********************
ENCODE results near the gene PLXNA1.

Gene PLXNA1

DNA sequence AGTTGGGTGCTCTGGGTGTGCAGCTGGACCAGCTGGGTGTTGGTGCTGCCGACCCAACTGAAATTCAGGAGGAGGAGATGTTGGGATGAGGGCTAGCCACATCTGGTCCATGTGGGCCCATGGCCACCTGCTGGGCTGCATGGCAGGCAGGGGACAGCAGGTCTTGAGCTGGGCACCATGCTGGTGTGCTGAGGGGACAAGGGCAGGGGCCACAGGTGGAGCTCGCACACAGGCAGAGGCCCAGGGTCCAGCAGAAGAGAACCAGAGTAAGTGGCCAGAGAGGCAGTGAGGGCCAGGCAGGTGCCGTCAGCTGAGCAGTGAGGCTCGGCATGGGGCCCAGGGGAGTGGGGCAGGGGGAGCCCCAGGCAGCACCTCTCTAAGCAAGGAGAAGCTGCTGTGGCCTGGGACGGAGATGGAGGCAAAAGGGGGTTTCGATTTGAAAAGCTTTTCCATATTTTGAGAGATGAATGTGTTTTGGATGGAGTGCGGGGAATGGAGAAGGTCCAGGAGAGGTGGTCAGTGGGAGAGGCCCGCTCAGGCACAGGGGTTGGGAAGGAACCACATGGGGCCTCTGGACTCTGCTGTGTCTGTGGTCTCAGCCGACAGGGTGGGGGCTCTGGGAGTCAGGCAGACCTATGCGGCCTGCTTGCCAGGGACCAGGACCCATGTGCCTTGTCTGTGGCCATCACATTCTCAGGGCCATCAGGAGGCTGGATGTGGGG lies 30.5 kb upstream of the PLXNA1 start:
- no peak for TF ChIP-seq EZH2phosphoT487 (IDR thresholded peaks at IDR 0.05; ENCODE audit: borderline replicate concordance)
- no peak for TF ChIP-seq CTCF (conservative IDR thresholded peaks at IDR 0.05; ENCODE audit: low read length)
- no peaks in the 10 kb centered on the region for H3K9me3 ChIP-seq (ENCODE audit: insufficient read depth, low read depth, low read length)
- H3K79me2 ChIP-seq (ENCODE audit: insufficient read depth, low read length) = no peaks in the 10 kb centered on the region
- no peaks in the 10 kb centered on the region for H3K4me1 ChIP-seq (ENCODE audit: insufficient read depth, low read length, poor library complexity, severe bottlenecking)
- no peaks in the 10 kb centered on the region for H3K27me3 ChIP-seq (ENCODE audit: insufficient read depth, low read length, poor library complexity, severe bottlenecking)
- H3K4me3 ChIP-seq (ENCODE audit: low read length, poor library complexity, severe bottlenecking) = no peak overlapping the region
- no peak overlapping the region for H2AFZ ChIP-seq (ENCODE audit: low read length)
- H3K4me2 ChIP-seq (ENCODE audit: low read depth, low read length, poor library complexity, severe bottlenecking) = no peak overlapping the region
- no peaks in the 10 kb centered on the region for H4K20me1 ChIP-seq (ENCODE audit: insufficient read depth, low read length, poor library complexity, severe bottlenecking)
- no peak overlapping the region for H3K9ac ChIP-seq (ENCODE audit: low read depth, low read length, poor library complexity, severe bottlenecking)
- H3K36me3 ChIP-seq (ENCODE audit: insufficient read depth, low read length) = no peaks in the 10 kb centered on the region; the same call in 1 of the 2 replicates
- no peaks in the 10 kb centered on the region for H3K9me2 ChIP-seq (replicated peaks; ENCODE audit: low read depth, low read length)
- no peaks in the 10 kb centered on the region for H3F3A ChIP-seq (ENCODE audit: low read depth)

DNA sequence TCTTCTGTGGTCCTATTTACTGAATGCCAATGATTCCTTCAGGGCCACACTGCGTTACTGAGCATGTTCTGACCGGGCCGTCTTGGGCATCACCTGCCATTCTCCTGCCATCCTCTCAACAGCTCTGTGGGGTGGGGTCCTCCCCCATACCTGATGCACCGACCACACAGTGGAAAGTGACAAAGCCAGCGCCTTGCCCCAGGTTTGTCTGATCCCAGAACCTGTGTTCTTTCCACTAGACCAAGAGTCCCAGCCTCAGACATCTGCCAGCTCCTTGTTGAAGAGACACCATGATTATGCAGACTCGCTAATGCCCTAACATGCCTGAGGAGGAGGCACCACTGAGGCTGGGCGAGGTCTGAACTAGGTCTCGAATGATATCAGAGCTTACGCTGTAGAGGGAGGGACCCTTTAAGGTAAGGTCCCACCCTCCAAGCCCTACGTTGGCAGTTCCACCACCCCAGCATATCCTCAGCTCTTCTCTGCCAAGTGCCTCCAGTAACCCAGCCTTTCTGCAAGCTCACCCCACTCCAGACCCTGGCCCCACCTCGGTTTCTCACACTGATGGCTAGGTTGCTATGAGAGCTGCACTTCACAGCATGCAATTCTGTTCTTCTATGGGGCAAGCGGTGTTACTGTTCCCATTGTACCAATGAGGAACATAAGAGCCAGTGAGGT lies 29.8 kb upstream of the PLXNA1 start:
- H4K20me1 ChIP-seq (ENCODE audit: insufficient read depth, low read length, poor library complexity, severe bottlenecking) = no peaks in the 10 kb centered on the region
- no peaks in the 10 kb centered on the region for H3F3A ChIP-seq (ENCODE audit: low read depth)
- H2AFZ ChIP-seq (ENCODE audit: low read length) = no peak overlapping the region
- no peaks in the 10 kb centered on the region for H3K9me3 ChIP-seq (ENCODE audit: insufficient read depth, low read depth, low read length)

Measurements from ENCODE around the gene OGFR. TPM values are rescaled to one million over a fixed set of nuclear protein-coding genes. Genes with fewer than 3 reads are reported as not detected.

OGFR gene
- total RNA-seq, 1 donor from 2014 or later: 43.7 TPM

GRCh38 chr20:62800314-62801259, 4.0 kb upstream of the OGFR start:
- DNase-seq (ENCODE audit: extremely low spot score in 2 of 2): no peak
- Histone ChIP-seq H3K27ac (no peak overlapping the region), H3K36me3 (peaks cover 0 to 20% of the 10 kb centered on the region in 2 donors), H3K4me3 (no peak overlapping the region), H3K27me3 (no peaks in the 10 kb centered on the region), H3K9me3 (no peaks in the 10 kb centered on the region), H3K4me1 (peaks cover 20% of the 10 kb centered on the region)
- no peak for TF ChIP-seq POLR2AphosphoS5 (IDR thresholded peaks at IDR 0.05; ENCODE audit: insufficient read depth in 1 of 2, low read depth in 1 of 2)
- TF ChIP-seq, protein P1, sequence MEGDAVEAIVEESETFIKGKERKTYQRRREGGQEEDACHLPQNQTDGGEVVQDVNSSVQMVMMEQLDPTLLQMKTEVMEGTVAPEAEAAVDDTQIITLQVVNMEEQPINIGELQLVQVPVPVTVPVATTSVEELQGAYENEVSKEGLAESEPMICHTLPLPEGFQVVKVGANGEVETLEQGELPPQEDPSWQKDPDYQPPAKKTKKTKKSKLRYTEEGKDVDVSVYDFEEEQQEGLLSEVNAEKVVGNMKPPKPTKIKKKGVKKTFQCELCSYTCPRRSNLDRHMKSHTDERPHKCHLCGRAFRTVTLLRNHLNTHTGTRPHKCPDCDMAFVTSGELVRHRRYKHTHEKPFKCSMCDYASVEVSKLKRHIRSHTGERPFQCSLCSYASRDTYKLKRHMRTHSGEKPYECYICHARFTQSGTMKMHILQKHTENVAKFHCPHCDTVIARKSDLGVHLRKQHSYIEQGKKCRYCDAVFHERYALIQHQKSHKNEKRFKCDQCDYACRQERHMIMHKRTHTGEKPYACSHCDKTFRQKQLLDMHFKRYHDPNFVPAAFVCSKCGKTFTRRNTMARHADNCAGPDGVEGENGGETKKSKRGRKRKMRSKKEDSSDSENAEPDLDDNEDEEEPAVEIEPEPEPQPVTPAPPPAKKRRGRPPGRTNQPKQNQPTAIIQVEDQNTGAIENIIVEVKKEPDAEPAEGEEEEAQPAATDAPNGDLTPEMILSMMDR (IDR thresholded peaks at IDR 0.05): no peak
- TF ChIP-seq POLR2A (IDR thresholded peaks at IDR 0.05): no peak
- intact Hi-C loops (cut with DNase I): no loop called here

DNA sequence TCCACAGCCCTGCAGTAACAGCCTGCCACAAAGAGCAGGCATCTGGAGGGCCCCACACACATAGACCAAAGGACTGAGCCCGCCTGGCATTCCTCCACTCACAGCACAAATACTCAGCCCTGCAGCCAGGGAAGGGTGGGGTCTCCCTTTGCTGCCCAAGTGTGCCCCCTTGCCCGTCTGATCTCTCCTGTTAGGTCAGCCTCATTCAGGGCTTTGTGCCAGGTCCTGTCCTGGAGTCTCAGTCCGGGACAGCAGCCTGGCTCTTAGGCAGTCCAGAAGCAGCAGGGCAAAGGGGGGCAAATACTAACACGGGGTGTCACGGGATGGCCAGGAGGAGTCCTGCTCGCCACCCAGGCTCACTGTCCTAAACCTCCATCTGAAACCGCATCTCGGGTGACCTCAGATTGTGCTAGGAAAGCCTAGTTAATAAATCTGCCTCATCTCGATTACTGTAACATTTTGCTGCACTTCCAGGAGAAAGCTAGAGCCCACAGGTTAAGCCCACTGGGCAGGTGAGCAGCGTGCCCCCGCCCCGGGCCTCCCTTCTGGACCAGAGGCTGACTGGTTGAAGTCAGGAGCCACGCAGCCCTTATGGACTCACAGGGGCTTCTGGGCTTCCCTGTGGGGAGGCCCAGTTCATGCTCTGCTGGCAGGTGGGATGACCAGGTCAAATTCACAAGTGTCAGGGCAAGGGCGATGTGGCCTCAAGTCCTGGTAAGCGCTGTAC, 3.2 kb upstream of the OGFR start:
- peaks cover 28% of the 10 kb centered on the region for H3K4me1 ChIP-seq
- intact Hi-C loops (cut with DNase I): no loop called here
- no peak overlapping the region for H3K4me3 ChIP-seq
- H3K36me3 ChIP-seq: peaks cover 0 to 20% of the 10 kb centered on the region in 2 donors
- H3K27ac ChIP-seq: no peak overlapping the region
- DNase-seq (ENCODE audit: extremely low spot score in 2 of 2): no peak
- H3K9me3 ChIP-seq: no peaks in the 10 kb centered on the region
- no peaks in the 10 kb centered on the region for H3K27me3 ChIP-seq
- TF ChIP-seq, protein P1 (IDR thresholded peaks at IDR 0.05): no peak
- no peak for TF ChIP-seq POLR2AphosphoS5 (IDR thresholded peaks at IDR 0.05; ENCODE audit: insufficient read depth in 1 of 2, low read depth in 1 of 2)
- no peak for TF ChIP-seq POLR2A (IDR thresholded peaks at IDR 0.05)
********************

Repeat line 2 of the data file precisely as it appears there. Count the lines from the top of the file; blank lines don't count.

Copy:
Gene PLXNA1